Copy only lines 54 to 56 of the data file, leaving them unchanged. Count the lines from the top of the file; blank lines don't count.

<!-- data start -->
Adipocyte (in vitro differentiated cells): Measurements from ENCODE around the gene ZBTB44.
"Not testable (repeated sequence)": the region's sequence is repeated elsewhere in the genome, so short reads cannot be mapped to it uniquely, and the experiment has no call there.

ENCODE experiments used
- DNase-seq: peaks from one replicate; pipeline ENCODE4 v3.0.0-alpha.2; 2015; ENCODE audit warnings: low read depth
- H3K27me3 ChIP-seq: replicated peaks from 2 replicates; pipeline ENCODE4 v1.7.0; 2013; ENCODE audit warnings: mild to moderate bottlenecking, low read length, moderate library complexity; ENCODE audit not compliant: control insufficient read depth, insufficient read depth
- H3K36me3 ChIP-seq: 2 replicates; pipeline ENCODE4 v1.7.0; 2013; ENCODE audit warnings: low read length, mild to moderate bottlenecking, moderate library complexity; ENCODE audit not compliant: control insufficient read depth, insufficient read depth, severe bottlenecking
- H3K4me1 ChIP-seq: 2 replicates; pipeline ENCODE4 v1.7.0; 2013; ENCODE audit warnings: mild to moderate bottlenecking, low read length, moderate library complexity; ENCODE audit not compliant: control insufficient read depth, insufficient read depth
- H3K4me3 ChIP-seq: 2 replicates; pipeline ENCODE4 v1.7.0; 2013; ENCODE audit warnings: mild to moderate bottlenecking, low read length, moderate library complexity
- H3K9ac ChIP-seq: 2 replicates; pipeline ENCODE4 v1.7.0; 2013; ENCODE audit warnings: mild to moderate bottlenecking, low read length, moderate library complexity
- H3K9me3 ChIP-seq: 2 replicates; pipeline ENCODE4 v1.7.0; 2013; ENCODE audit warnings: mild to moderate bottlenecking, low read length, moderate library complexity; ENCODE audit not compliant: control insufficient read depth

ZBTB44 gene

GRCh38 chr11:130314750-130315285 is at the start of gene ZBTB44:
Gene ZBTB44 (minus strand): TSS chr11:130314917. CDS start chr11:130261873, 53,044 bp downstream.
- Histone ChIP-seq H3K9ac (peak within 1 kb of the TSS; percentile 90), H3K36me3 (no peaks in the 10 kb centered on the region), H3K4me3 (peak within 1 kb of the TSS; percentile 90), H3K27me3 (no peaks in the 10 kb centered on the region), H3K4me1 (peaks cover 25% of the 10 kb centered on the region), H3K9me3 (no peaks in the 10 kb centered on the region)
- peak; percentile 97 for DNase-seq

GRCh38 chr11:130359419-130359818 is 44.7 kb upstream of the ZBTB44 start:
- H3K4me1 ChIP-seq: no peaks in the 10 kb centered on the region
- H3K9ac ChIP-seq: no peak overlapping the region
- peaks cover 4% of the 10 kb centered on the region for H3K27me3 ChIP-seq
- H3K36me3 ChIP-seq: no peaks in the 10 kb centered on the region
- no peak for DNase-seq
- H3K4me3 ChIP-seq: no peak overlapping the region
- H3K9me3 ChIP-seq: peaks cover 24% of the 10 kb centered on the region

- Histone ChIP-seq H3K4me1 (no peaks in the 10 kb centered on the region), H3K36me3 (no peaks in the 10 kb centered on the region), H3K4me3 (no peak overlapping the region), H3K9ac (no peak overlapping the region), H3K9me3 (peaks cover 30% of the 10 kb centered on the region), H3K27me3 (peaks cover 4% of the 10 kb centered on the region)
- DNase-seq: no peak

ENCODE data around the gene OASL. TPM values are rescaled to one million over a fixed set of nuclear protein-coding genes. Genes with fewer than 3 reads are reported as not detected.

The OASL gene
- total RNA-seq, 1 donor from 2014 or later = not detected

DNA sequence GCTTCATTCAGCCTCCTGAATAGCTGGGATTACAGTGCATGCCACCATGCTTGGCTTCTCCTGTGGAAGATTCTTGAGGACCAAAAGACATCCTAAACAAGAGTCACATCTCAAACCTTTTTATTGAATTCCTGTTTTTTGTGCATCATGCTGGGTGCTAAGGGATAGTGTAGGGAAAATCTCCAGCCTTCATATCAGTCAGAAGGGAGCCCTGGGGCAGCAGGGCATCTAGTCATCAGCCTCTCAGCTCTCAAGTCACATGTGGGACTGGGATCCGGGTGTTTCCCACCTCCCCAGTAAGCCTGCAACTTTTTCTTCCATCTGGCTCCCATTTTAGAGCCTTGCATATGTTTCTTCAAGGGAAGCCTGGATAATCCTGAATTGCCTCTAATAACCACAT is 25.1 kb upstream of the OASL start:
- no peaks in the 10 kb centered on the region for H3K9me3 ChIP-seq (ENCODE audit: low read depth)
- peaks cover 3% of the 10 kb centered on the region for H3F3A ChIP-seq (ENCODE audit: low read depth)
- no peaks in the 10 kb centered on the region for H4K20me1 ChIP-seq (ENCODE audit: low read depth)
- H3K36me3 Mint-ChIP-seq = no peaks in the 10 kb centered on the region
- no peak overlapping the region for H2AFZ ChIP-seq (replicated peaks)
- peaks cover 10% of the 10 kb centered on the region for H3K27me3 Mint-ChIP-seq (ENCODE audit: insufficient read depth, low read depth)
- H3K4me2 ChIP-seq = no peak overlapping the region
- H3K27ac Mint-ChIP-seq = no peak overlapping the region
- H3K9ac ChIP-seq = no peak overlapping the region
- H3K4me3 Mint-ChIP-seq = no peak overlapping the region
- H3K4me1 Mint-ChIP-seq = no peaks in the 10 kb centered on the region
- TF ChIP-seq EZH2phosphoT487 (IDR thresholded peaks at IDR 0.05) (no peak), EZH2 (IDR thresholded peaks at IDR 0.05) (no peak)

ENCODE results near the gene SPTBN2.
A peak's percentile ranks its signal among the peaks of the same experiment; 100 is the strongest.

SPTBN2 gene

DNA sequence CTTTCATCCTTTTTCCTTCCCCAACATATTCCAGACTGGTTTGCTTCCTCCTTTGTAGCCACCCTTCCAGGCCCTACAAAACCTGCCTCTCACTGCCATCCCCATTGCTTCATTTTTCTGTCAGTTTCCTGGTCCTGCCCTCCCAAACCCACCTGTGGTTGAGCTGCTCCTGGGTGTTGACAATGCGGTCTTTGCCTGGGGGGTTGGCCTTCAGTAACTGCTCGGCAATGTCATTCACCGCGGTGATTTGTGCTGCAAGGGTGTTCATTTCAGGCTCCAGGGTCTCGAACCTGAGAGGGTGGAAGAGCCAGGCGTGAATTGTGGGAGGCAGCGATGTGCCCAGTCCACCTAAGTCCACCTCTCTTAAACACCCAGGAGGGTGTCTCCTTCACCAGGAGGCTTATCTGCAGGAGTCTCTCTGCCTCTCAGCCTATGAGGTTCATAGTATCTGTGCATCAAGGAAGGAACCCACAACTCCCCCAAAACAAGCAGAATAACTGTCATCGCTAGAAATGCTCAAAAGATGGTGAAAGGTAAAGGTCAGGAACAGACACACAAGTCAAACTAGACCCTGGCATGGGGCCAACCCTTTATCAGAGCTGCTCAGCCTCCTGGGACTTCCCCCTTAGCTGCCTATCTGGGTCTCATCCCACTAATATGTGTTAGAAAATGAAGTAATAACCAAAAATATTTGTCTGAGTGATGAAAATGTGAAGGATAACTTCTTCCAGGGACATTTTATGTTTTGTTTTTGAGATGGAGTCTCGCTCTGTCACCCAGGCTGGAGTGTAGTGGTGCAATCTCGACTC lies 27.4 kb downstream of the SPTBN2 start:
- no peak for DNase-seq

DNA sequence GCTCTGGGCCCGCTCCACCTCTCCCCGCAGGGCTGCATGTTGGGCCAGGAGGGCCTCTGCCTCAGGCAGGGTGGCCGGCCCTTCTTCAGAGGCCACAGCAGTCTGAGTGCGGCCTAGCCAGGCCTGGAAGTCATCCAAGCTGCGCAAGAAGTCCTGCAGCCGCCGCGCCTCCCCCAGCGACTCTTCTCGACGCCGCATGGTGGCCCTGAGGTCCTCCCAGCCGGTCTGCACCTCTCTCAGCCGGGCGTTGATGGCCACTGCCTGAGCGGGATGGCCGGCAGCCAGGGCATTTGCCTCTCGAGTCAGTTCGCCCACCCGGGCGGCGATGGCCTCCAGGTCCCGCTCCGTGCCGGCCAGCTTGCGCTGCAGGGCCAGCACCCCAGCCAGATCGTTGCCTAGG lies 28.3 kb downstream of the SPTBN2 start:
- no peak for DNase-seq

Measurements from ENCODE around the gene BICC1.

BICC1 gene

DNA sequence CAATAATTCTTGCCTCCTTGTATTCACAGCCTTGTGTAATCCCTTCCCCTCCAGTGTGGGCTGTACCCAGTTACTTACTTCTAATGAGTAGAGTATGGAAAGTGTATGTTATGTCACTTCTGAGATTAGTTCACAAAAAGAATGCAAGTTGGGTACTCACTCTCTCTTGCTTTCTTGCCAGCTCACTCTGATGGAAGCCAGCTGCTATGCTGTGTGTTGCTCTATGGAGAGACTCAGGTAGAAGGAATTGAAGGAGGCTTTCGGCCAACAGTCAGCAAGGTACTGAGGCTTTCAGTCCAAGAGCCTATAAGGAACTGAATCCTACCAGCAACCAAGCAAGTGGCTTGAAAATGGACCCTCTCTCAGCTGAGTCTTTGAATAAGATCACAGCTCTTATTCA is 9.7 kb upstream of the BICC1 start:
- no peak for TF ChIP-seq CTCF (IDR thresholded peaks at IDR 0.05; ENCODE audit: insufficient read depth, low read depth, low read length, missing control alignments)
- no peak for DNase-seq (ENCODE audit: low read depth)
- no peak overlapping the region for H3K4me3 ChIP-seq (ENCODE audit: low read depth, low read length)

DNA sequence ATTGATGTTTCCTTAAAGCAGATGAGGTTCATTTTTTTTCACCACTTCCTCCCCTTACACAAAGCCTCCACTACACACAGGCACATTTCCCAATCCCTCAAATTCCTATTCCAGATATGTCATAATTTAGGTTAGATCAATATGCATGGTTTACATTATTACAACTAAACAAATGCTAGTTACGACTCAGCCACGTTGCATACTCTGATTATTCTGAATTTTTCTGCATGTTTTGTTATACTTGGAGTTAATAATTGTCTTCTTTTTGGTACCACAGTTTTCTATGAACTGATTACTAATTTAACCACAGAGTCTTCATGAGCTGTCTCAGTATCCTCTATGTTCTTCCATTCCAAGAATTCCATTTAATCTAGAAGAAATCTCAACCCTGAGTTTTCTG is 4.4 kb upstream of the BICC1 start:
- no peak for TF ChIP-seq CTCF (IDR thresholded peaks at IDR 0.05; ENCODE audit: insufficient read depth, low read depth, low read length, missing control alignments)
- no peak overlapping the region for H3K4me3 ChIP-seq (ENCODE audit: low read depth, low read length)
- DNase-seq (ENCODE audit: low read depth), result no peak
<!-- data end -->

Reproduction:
- no peak overlapping the region for H3K4me3 ChIP-seq (ENCODE audit: low read depth, low read length)

DNA sequence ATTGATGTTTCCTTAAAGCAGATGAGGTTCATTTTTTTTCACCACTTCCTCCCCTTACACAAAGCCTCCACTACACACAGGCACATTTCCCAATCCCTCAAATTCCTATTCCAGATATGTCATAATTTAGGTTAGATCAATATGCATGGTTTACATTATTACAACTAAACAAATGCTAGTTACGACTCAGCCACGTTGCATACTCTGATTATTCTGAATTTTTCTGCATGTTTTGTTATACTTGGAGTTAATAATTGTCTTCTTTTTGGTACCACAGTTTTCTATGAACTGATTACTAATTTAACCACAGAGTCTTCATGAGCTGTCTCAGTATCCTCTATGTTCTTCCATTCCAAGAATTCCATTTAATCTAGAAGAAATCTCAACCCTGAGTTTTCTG is 4.4 kb upstream of the BICC1 start:
- no peak for TF ChIP-seq CTCF (IDR thresholded peaks at IDR 0.05; ENCODE audit: insufficient read depth, low read depth, low read length, missing control alignments)